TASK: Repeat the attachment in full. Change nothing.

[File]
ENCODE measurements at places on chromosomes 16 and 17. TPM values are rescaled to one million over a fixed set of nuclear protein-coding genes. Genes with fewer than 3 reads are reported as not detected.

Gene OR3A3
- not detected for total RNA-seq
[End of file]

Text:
ENCODE measurements at places on chromosomes 16 and 17. TPM values are rescaled to one million over a fixed set of nuclear protein-coding genes. Genes with fewer than 3 reads are reported as not detected.

Gene OR3A3
- not detected for total RNA-seq